Sunday, December 20, 2009

I OTTER Be Thankful



A few days ago, I was "driving to town," as we say around here. That means going to Bath, which is fifteen miles north. During the winter, it's where we have to go for all supplies, food or a restaurant meal as everything in Phippsburg is closed. I was on a mundane mission to a medical appointment and then to loiter around at a pharmacy for a prescription. Christmas is upon us, but I had done very little shopping. My mind has been elsewhere. While driving in a dismal funk, I turned on the radio. I was really annoyed to hear Christmas music. I knew I had to drag myself out of this mood eventually, but I was so deep in my personal wallow that I didn't know what could wrench me off my glowering mark. I have very little to complain about in my life, honestly. But that fact sometimes just makes me feel even more petulant and  bitchy, like a child that won't let go of a toy it doesn't want to play with, but only possess. I was feeling very sorry for myself, "It's mine and you can't have it, so leave me alone" my toddler brain grumped to myself. Then, I saw them! Three River Otters were cavorting on the ice of Center Pond. I wheeled the car around deftly executing a smooth u-ee. I watched them for a minute and saw that they were jumping into the water then back on the ice repeatedly. The seconds they were under the water would give me the chance to get closer for better shots. I began to move down the embankment each time they submerged. Tangled raspberry canes pulled my clothes and raked my skin; burdocks adhered to my pants as I creeped toward the ice edge. Positioning myself, I held stock still, camera aloft, waiting. It was eight degrees with a ten mile per hour wind. The below zero wind chill quickly turned my cheeks, lips and fingers numb. I wanted to get closer. "I wonder how thick this ice is......." I mused, looking at my feet on the edge. Peering through my view finder, I saw that the otters were making their way along the ice line as they fished and frolicked and were progressing in my direction! Great luck as the ice was way too thin to support my rolly-polly middle aged self. They came to within about 100 feet of me. My heart was racing I was so excited! I had never seen otters before and that I was getting to photograph them was almost too much to bear! Then, one got up onto the ice. It looked directly at me and vocalized repeatedly, a rasping, throaty cat's hiss. Its whiskers were enormous and so were its teeth. My delight shifted to anxiety as, hissing, it advanced toward me. At about four feet long, it was big, big enough to take me down if it wanted to. I looked away from the view finder to see where the others were. Looking like dogs, they were swimming around and peering over the edge of the ice at me. If the curious one decided to run at me, I was at a real disadvantage for escape having clambered down the brushy embankment to the ice edge. These members of the weasel family are fast on land and can run at 15mph. River Otters are solitary unless a mother is with her young. This was probably mom up on the ice investigating me while her youngsters were swimming. They have big teeth for eating aquatic organisms, fish, mollusks, crayfish and the like. Otters have a high metabolic rate so have to eat a lot every day. They will stay in an area as long as they can get food and where there is open water. I will continue to look for them at Center Pond as there is a race of open water where a stream comes in all winter. Their presence speaks to the health of our pond as otters will leave a polluted area. In the wild, they live about 10 years, so they could be with us for years to come. I can tell you that there's nothing like a little otter to get you off your pity pot if you are feeling sorry for yourself. I know I "otter" be more thankful for the richness of my life than I sometimes am.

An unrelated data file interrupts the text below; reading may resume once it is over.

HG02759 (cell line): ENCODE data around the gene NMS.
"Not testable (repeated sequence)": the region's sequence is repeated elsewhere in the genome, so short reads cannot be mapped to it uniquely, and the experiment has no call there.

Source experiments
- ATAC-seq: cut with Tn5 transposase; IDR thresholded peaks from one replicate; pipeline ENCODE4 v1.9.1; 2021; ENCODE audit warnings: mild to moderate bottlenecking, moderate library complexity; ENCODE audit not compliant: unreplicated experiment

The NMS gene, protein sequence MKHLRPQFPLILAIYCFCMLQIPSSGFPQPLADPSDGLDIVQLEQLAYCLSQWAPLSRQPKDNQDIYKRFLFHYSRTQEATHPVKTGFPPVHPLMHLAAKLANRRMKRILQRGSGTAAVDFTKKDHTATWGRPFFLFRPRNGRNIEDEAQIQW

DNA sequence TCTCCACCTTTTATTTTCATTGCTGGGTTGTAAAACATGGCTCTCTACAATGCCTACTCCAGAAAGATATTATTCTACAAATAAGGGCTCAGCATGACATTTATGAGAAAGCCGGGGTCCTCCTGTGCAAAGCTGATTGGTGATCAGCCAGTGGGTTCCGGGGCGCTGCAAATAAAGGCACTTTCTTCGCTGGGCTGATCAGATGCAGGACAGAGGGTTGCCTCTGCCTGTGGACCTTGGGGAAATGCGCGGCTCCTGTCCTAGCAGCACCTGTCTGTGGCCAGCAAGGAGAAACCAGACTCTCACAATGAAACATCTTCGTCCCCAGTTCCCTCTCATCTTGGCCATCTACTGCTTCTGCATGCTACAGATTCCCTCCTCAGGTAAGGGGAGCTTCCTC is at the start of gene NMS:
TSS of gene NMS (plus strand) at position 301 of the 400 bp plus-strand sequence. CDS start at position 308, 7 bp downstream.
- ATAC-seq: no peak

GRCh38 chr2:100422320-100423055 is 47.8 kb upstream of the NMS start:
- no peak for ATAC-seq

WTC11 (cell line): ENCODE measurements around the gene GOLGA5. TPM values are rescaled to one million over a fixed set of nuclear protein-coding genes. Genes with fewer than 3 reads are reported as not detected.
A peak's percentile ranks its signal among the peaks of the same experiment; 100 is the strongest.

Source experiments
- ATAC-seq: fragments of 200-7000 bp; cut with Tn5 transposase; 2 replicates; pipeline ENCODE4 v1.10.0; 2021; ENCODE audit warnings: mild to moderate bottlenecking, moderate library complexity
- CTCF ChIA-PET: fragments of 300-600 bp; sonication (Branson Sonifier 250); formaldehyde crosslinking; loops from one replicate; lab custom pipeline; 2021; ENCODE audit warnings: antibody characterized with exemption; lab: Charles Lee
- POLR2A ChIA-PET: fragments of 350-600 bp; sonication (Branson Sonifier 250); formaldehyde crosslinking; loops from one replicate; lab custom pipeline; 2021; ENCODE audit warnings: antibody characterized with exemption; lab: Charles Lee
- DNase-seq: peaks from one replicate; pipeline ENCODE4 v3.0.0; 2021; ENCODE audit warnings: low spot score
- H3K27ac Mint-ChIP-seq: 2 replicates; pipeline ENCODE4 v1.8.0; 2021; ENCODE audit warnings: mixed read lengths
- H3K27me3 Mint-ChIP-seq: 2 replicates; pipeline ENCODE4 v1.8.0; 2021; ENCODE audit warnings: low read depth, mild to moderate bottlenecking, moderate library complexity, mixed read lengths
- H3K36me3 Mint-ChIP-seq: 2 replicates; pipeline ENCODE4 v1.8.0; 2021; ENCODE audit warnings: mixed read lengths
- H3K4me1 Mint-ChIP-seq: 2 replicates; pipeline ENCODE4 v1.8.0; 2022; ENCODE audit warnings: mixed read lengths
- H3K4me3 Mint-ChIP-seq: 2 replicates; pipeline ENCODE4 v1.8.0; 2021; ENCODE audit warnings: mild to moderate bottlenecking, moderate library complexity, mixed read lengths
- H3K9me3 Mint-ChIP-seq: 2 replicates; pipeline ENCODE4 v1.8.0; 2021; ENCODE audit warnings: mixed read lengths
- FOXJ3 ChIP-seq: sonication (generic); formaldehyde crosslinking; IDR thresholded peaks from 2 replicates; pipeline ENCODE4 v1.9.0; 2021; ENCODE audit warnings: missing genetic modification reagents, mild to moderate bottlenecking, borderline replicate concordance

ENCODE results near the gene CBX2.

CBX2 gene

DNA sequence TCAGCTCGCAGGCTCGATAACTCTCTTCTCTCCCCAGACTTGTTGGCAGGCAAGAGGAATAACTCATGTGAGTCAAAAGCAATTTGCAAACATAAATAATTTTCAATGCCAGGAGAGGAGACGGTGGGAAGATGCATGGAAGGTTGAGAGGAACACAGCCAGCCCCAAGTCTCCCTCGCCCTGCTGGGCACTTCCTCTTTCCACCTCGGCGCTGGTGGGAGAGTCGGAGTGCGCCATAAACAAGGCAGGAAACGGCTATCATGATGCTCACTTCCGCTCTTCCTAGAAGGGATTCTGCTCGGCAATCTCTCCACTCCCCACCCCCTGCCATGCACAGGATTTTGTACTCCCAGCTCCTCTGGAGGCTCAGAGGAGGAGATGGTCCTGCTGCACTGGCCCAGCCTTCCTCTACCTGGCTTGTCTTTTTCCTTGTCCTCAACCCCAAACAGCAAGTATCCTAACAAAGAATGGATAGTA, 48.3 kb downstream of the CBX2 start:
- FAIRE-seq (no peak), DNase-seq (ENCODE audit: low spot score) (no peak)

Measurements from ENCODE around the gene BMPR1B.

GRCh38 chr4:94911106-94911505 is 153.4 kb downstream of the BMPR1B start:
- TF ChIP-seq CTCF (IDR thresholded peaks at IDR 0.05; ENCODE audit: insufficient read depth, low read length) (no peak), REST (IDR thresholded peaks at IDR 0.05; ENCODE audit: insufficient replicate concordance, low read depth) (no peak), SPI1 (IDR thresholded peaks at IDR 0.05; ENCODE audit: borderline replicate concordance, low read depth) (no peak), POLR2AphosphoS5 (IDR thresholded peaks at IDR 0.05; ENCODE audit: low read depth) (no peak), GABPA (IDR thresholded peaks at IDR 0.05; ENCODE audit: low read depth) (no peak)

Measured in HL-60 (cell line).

17 comments:

  1. Great story and find Robin. When I first moved here, I found an Otter in the pond on Sam Day Hill Road, just off Parker Head Road. Never saw it again.